When I came home, I told my parents all that had happened to me. My Dad’s advice was, “Move forward. That’s what I did. I didn’t dwell, I just moved on.”
“But Dad, I can’t! That’s not how it works. I can’t just forget and move on. I was raped, I was cheated on, I was bullied, I was used. How can I just let that go!” I stared out the window at the passing cars, and felt the doldrum of depression like Snorlax sitting on my chest and Jigglypuff singing in my ear. I felt hopeless. The optimistic and cheerful Sammy was dead, trampled on by the unfairness of life.
The emotions I’d felt began to circulate in my body as I replayed memories of what I’d experienced: disappointment, rejection, frustration, pity, guilt, shame, fear, anger. Why did this happen to me? I was a good girl. I did what I was told with a smile. I respected other people, I never yelled or got angry, I worked hard, I rarely complained. I was so nice, and yet… I was miserable. I was unemployed, single, and living back at my parents house. This was not what I wanted and far from what I had expected for myself. I felt completely taken advantage of. All I wanted was love and all I tried to give was love, and in return, I got depression and regret and disappointment. It was bull shit.
No. The world didn’t get to have Sammy Evans anymore, they got Sammy Ginsberg.
And Sammy Ginsberg was a bad bitch who didn’t give a shit about what you wanted. She took what was hers and never looked back. She deserved diamonds. She deserved 1 million followers on Instagram just like Kim Kardashian. She deserved two orgasms. She was a Queen, not a Joker. If life wasn’t fair, then what’s the point in playing fairly?
And then I realized this was my angry sub-self speaking. This wasn’t my authentic self; this was my survival self. I took a deep breath and found my ‘happy place.’ I imagined my family and I biking around Lake Bled in Slovenia, the trees and that perfect blue, birds singing and the buzz of bees. My sister laughing, my Dad leading, my Mom smiling, and me feeling peaceful, utter serenity.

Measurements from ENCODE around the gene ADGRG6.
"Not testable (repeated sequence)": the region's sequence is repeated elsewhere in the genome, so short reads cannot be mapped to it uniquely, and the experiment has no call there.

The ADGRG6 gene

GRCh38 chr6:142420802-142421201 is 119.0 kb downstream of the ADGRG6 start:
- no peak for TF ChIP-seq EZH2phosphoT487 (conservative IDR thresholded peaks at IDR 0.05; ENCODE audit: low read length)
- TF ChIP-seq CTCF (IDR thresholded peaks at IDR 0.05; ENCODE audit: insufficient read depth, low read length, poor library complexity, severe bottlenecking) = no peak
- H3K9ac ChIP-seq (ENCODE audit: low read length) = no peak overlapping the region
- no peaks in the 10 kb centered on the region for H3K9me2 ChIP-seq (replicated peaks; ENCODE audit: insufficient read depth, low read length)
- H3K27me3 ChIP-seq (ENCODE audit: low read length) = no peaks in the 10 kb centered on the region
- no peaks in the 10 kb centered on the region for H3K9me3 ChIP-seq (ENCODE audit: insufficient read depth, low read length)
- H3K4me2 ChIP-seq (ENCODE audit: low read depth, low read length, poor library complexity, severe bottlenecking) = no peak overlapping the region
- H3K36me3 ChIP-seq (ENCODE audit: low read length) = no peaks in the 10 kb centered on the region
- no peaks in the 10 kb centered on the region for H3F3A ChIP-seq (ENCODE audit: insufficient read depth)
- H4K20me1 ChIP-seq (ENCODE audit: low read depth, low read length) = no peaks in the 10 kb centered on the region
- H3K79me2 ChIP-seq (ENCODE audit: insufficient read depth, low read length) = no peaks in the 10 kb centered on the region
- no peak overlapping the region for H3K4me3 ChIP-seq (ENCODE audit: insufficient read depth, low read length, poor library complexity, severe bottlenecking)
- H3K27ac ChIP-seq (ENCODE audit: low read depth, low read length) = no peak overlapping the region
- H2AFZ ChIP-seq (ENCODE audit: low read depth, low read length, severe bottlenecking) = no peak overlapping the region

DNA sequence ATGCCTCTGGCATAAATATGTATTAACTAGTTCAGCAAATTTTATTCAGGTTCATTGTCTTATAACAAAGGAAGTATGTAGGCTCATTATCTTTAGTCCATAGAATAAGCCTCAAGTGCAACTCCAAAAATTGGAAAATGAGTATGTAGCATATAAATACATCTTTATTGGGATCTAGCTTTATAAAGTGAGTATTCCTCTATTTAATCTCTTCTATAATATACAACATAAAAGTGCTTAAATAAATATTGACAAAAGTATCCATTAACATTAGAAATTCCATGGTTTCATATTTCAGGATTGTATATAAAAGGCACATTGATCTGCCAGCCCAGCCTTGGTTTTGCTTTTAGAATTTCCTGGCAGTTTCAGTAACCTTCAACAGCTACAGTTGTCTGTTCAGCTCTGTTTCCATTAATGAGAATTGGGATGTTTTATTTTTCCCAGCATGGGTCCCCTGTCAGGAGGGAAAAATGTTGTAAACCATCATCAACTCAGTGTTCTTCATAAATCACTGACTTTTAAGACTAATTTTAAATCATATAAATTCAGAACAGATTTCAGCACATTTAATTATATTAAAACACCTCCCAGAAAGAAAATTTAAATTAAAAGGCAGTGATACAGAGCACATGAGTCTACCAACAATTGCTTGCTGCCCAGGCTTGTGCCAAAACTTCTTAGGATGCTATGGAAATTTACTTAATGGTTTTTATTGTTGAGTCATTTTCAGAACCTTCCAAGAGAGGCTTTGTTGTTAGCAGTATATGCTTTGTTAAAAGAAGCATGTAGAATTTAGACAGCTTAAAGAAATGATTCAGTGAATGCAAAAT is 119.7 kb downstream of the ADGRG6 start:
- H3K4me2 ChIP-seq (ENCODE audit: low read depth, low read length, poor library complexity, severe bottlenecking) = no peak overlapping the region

It’s been four months since that conversation, nine months since I left my job, two years and two months since I was raped, four years since I was cheated on, and ten years since I was bullied; finally, finally, I am beginning to move forward. I am beginning to forgive.
No one ever taught me how to forgive. It’s one thing I always admired about my brother. He is so good at forgiving. He will shout at you in one moment, and hug you the next. Although he just might be good at forgetting, because it always comes back. He doesn’t learn. I have always been the opposite. I don’t get mad often, but once I have – that’s it. I will never trust or respect you again unless I am 100 percent certain that I won’t get hurt again. More than that, I will hate you. Worse than that, you will never know that I hate you, and you will go on living your life thinking that I’m your friend when I’m not. I am sending strong negative energy your way and hoping that karma teaches you the lesson I didn’t. If it makes you feel better, I believe that love and hate are the same energy in opposite directions, so in a way I actually love you… ?
I recently realized, thanks to Forgive for Good, that I need to forgive the people who hurt me, forgive myself for hurting others, and forgive myself for hurting myself – not because I’m a nice person or because my thoughts and emotions were wrong or crazy, but because it is good for me. It is the only way that I can move forward with my life and do what’s best for me, which is actually what is best for everyone.
In Forgive for Good, Dr. Fred Luskin states that you should only tell one or two people about what happened to you, you don’t need to tell the world. He further states that those who tell everyone is playing the victim still and trying to get revenge and attention. Hypocritically, the power of his book is in using real life examples showing us that we are not alone and that his forgiveness method works. He also states that by forgiving others and sharing your hero story with people in your life it empowers them to take responsibility in their own life. His book came out in 2002 in the days when it was weird to use your real name on the internet and Instagram wasn’t even invented yet. The way we as a society look at sharing your life has changed. It is more accepted to be vulnerable and more normal to make the “private world public”, which is was Allen Ginsberg used to say was the purpose of poetry.
I tell you all this in order to explain why I will be sharing my story and demonstrating the forgiveness process publicly on my blog. I think the intention of only telling one or two people that you trust is to protect yourself from those who will use your weaknesses and triggers to hurt you in an effort to get ahead. I believe that is survivalist thinking. I believe that the only person that we are playing against in the game of life is ourselves. True success is being the best you you can be, not being the best someone else someone else can be. I believe that we are not in competition, but on the same team supporting each other in contributing as much as we can to make the world a place where all people can achieve their true potential.
Read Forgive for Good by Dr. Fred Luskin.